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Remembering the Roman People: Essays on Late-republican Politics and Literature

Remembering the Roman People: Essays on Late-republican Politics and Literature

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By (author) T. P. Wiseman

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  • Publisher: Oxford University Press
  • Format: Paperback | 288 pages
  • Dimensions: 140mm x 215mm x 15mm | 356g
  • Publication date: 15 August 2011
  • Publication City/Country: Oxford
  • ISBN 10: 0199609969
  • ISBN 13: 9780199609963
  • Edition statement: Reprint
  • Illustrations note: 3 line drawings, 3 half tones
  • Sales rank: 1,256,801

Product description

In the Roman republic, only the People could pass laws, only the People could elect politicians to office, and the very word republica meant 'the People's business'. So why is it always assumed that the republic was an oligarchy? The main reason is that most of what we know about it we know from Cicero, a great man and a great writer, but also an active right-wing politician who took it for granted that what was good for a small minority of self-styled 'best people' (optimates) was good for the republic as a whole. T. P. Wiseman interprets the last century of the republic on the assumption that the People had a coherent political ideology of its own, and that the optimates, with their belief in justified murder, were responsible for the breakdown of the republic in civil war.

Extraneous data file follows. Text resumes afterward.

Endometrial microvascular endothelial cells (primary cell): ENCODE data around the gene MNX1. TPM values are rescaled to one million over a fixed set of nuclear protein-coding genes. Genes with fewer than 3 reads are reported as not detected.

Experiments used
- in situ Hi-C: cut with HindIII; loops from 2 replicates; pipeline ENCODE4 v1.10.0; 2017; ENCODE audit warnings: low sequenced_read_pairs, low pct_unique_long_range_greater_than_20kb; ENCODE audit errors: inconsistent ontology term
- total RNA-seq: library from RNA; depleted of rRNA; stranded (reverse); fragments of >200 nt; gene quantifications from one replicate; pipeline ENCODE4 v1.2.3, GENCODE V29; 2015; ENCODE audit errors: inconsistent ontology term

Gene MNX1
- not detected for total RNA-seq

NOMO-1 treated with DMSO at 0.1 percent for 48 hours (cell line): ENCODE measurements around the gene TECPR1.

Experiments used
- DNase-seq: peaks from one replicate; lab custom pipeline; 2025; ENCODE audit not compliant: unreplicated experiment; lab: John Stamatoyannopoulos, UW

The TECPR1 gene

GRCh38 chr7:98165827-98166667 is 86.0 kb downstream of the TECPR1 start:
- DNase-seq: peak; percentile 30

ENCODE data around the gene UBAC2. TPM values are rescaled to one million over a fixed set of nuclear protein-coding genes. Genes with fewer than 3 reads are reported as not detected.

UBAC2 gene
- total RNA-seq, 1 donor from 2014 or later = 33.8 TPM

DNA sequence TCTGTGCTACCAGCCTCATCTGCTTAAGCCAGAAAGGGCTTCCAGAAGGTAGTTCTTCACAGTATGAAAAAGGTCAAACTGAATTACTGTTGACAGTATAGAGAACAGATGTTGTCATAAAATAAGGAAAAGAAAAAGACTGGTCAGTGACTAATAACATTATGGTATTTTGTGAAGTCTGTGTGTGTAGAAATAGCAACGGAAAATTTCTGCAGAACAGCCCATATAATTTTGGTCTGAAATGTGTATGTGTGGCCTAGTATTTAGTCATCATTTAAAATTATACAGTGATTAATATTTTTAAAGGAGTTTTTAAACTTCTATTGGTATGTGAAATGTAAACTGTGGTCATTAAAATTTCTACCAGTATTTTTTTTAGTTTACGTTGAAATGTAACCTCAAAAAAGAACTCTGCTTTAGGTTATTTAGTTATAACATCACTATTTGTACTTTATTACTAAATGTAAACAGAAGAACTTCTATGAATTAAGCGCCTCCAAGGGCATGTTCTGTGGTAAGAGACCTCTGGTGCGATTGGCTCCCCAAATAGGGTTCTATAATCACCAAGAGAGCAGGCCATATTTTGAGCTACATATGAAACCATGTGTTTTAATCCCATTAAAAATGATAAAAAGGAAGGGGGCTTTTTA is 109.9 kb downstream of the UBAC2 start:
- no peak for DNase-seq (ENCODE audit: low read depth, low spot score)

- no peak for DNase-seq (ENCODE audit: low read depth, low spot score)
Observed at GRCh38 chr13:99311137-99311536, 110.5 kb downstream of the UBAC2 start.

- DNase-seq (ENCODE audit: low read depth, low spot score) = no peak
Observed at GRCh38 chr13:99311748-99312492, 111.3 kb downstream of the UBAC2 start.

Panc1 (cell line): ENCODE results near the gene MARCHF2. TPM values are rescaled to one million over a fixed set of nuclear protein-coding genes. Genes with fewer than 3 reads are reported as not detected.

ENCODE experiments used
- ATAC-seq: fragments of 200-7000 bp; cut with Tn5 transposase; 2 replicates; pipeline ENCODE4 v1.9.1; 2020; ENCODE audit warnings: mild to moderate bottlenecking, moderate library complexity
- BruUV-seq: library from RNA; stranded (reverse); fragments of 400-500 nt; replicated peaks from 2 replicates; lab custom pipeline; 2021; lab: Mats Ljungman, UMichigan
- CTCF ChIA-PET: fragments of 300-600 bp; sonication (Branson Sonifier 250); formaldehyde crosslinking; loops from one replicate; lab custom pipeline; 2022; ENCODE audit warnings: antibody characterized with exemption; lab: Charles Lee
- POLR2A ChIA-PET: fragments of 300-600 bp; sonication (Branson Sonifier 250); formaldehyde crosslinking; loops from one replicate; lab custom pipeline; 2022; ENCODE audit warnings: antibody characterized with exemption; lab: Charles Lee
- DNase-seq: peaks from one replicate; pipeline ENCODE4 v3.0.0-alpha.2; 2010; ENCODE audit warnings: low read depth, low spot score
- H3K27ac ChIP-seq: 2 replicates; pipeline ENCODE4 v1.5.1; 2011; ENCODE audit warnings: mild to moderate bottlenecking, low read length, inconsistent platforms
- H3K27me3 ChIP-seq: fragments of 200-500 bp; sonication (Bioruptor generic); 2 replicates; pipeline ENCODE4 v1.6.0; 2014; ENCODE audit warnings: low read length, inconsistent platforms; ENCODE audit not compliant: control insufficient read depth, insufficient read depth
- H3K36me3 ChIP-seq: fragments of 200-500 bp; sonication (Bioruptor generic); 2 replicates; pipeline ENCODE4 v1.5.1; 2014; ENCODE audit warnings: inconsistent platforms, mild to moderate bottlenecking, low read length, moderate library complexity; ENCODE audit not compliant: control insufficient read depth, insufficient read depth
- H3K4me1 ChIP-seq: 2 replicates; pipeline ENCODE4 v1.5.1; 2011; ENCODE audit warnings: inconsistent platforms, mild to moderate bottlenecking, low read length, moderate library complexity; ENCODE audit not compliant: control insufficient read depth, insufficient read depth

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Author information

T. P. Wiseman is Emeritus Professor of Classics, University of Exeter

Review quote

Review from previous edition The importance of his work lies not only in what he argues but in how - and in the vision of the Roman past he invites us, with such enthusiasm and elegance, to share. Mary Beard, The Times Literary Supplement Wiseman's very selective use of secondary material stands out. This is one of the most learned of classical scholars, who knows the fields, both ancient and modern, inside out, and who argues meticulously against individual positions. Christina Kraus, Bryn Mawr Classical Review This book is ground-breaking for its simple suggestion that the ideology of Roman popular politics is not entirely lost to us, and for its virtuoso demonstration that, fragmentary, inadequate and intensively studied as our sources for the period are, they may still have more to tell us. Mary Beard, Times Literary Supplement All students of the Roman Republic will profit from the quality of scholarship in this volume, as well as from the whole concept of imagining a fresh perspective on a well-known historical period. Harriet Flower, Journal of Roman Studies A book by Peter Wiseman promises a congenial blend of erudition and provocation - and this one does not disappoint ... this is a terrific book, not least because it exhibits a profound passion for the facts of the past, and the truths they reveal. W. Jeffrey Tatum, Hermathena

Table of contents

1. Roman History and the Ideological Vacuum ; 2. The Fall and Rise of Gaius Geta ; 3. Licinius Macer, Juno Moneta and Veiovis ; 4. Romulus' Rome of Equals ; 5. Macaulay on Cicero ; 6. Cicero and Varro ; 7. Marcopolis ; 8. The Political Stage ; 9. The Ethics of Murder ; 10. After the Ides of March ; Epilogue